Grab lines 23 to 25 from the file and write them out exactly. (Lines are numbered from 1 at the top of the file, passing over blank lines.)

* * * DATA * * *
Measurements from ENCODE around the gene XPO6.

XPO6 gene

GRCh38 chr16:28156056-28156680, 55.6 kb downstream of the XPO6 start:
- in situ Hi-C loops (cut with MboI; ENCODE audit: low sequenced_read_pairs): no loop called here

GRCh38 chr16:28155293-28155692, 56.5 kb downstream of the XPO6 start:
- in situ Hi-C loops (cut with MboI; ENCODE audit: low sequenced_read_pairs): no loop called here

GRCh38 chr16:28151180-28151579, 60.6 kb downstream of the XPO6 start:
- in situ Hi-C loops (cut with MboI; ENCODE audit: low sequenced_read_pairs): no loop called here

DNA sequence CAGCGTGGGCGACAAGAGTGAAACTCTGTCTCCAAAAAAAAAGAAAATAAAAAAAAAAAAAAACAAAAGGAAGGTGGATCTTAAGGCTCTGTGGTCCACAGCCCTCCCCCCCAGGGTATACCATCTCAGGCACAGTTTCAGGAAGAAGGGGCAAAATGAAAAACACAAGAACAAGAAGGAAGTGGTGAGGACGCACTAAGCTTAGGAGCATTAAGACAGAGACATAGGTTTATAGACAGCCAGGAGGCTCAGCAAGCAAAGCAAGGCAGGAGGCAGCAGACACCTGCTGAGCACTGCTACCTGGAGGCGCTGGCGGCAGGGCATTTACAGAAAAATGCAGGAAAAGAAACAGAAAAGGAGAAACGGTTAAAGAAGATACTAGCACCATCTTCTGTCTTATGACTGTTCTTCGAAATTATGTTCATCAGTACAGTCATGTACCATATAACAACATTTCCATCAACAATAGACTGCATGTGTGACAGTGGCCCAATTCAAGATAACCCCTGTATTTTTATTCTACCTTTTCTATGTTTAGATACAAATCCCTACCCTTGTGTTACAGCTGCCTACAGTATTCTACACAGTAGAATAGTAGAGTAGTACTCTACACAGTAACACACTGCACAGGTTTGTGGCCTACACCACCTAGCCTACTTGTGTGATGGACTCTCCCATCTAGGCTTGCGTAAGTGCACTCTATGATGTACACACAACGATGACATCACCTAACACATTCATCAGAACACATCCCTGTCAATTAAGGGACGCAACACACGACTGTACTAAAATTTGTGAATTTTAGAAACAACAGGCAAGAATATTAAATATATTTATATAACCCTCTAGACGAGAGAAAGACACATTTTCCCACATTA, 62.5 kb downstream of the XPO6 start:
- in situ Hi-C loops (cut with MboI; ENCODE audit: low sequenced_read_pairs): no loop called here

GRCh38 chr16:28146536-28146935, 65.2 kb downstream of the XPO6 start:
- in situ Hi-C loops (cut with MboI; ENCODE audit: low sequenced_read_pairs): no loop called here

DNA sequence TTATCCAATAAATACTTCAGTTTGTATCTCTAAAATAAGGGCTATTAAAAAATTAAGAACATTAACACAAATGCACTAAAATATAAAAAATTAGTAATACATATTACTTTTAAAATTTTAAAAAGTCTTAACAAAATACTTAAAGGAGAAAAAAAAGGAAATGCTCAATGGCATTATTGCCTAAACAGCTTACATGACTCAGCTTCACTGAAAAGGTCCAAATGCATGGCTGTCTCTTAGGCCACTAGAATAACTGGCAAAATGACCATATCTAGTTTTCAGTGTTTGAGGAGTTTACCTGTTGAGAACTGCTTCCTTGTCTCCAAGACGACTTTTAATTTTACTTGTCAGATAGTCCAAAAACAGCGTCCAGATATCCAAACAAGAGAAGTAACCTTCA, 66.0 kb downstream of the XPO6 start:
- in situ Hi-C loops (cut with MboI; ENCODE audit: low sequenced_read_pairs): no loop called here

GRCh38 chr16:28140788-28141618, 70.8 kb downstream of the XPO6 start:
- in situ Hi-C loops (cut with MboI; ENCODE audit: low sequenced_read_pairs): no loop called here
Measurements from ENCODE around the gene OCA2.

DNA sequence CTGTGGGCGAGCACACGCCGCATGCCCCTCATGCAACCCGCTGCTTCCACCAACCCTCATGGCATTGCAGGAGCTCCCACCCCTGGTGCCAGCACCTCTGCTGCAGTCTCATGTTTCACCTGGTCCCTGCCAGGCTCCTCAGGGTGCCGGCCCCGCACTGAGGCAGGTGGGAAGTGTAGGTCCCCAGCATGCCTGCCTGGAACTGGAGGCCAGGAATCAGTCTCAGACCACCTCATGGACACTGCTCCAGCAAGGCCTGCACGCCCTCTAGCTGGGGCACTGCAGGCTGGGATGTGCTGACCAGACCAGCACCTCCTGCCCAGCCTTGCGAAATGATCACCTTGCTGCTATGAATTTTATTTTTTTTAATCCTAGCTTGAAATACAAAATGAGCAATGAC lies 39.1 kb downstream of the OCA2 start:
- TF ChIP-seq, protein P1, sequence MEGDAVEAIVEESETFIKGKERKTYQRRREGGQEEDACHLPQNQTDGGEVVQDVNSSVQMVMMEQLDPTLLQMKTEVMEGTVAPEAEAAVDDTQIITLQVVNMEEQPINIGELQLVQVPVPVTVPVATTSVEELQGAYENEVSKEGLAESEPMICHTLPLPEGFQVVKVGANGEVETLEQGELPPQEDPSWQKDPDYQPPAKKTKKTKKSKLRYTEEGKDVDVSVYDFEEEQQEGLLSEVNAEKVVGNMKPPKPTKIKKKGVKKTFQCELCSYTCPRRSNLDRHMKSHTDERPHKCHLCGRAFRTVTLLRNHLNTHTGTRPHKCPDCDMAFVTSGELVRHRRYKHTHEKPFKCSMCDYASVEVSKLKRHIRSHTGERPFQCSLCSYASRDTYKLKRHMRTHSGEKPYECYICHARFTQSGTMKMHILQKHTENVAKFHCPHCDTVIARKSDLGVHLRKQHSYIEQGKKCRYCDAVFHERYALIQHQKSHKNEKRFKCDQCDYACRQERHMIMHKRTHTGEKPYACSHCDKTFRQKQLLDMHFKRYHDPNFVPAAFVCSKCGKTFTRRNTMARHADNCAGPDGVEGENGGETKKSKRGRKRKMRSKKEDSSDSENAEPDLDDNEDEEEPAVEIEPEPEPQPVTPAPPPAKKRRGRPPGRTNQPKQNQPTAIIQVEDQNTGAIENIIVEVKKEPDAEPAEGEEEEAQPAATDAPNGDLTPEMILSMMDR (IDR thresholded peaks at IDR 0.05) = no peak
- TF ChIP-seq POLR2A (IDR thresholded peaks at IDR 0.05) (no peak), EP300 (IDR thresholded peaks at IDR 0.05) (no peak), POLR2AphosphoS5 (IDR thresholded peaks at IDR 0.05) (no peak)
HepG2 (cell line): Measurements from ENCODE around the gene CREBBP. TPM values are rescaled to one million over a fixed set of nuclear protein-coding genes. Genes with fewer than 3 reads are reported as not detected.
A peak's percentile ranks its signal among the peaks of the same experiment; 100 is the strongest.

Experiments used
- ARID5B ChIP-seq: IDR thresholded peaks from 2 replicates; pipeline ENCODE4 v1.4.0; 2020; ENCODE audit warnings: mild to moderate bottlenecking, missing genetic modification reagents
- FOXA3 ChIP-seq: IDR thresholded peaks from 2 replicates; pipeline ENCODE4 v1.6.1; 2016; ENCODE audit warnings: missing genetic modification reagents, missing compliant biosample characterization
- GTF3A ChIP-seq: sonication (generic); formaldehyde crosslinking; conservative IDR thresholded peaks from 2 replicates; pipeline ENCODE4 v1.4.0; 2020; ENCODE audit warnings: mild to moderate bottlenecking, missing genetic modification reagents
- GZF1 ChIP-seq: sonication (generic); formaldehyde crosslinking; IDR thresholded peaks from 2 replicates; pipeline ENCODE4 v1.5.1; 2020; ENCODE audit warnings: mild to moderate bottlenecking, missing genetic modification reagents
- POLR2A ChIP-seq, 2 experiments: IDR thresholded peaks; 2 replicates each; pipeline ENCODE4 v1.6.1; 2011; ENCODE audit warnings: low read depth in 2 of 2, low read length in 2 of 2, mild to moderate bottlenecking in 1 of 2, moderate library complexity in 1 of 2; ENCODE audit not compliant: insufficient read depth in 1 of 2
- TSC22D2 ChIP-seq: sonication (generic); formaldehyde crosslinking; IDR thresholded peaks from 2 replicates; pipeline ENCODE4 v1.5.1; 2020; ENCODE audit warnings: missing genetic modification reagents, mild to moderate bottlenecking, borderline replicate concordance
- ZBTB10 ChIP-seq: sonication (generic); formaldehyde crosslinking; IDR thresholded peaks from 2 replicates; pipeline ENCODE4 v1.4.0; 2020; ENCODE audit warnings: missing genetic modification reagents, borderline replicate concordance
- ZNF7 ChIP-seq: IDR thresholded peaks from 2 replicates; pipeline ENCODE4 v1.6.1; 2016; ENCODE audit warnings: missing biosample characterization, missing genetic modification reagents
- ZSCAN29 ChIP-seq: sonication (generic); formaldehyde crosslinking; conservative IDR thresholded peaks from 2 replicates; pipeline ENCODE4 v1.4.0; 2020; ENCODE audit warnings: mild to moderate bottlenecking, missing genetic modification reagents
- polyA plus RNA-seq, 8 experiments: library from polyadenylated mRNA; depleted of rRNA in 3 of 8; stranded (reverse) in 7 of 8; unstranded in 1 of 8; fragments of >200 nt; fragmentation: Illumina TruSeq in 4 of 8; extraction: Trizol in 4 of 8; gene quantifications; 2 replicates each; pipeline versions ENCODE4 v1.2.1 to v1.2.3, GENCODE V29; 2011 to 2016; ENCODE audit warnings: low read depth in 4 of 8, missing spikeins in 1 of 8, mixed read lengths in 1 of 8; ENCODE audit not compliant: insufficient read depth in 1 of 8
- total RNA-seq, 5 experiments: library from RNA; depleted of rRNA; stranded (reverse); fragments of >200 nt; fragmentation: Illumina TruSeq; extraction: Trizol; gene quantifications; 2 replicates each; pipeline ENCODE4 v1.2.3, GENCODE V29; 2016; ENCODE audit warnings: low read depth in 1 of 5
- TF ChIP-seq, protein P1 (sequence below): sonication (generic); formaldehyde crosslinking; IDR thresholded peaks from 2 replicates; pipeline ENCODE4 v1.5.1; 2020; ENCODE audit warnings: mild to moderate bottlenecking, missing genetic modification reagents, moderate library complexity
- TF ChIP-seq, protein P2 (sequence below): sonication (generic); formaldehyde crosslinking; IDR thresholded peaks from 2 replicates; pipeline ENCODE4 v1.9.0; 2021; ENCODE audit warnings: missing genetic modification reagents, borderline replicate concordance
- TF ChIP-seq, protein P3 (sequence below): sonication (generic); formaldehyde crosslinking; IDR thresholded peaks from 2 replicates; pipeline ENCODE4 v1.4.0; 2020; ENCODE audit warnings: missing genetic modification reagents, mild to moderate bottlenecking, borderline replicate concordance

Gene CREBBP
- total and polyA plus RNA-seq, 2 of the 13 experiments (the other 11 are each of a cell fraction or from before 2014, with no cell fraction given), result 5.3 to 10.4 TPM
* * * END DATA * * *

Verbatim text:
Experiments used
- ARID5B ChIP-seq: IDR thresholded peaks from 2 replicates; pipeline ENCODE4 v1.4.0; 2020; ENCODE audit warnings: mild to moderate bottlenecking, missing genetic modification reagents
- FOXA3 ChIP-seq: IDR thresholded peaks from 2 replicates; pipeline ENCODE4 v1.6.1; 2016; ENCODE audit warnings: missing genetic modification reagents, missing compliant biosample characterization